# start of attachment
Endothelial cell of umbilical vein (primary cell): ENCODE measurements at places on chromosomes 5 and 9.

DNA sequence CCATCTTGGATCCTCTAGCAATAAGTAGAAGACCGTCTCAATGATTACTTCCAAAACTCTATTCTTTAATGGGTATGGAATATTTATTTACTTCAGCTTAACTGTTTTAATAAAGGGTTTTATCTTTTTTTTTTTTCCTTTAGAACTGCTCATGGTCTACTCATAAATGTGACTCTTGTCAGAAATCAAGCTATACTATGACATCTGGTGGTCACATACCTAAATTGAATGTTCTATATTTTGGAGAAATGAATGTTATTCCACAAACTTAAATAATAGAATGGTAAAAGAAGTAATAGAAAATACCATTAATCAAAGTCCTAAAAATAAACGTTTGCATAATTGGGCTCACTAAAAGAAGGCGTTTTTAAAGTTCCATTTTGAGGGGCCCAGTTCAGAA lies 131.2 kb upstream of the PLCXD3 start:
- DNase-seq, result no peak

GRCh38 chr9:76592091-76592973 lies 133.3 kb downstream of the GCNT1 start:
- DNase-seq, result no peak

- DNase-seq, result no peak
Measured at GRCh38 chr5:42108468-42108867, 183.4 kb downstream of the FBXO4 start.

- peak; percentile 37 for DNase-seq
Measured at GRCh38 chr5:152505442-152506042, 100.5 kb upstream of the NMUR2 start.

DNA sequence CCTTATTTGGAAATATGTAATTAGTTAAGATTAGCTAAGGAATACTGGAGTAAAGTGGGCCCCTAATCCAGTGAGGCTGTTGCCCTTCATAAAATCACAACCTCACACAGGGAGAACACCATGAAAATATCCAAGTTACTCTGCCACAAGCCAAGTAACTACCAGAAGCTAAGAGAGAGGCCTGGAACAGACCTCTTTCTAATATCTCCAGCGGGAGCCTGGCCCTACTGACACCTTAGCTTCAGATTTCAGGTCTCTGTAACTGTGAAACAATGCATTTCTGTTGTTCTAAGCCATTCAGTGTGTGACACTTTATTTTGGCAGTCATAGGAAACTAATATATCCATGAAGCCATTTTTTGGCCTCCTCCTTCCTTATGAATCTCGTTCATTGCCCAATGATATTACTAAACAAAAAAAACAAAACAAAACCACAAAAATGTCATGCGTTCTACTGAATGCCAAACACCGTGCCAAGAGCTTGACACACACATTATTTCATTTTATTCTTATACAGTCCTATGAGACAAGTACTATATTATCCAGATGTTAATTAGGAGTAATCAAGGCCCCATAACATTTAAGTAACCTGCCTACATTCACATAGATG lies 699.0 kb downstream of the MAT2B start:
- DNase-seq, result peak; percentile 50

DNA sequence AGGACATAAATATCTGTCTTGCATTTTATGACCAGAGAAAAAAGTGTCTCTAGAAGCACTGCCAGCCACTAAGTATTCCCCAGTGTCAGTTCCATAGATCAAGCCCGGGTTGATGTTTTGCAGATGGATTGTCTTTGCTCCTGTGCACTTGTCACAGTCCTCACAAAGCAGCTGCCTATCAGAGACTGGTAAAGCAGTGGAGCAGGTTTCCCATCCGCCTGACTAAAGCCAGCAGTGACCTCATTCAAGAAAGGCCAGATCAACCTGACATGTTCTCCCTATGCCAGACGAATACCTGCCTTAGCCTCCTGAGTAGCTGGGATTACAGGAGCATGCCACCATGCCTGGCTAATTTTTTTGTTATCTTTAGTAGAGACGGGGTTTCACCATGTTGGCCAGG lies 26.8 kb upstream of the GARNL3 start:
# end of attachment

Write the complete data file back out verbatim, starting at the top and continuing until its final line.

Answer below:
Endothelial cell of umbilical vein (primary cell): ENCODE measurements at places on chromosomes 5 and 9.

DNA sequence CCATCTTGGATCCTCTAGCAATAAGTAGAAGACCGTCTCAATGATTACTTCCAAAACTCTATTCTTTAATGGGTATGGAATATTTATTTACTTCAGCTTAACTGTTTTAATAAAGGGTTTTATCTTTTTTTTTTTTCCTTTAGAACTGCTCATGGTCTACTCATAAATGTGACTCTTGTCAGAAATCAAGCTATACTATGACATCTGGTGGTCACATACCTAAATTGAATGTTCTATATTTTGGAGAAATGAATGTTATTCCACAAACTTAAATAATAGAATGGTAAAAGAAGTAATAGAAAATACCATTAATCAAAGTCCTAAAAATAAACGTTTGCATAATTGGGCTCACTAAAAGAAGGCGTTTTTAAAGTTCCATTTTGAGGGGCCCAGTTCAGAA lies 131.2 kb upstream of the PLCXD3 start:
- DNase-seq, result no peak

GRCh38 chr9:76592091-76592973 lies 133.3 kb downstream of the GCNT1 start:
- DNase-seq, result no peak

- DNase-seq, result no peak
Measured at GRCh38 chr5:42108468-42108867, 183.4 kb downstream of the FBXO4 start.

- peak; percentile 37 for DNase-seq
Measured at GRCh38 chr5:152505442-152506042, 100.5 kb upstream of the NMUR2 start.

DNA sequence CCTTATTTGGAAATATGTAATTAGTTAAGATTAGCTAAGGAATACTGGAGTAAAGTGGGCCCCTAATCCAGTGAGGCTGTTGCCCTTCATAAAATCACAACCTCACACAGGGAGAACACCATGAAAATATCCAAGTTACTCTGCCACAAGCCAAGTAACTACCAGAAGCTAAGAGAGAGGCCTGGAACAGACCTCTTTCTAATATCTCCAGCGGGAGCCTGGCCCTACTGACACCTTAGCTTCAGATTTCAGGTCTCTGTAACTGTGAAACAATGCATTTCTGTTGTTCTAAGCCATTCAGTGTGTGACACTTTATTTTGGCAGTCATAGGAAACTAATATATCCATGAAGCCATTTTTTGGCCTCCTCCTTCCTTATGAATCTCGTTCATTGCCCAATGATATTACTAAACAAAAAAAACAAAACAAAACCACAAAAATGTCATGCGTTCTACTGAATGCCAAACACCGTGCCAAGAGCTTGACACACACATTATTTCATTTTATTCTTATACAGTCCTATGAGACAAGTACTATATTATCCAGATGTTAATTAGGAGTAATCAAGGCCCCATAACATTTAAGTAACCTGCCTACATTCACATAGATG lies 699.0 kb downstream of the MAT2B start:
- DNase-seq, result peak; percentile 50

DNA sequence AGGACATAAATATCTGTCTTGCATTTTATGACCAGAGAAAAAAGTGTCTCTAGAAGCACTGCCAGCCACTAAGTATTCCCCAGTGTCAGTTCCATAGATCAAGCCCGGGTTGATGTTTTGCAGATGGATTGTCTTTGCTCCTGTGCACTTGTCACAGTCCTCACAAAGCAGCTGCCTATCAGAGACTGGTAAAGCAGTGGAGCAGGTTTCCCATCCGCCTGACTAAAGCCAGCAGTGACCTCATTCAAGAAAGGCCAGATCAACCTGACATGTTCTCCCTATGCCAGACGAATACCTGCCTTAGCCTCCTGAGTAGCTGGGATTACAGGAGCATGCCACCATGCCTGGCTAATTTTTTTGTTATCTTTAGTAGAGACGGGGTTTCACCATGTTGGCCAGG lies 26.8 kb upstream of the GARNL3 start: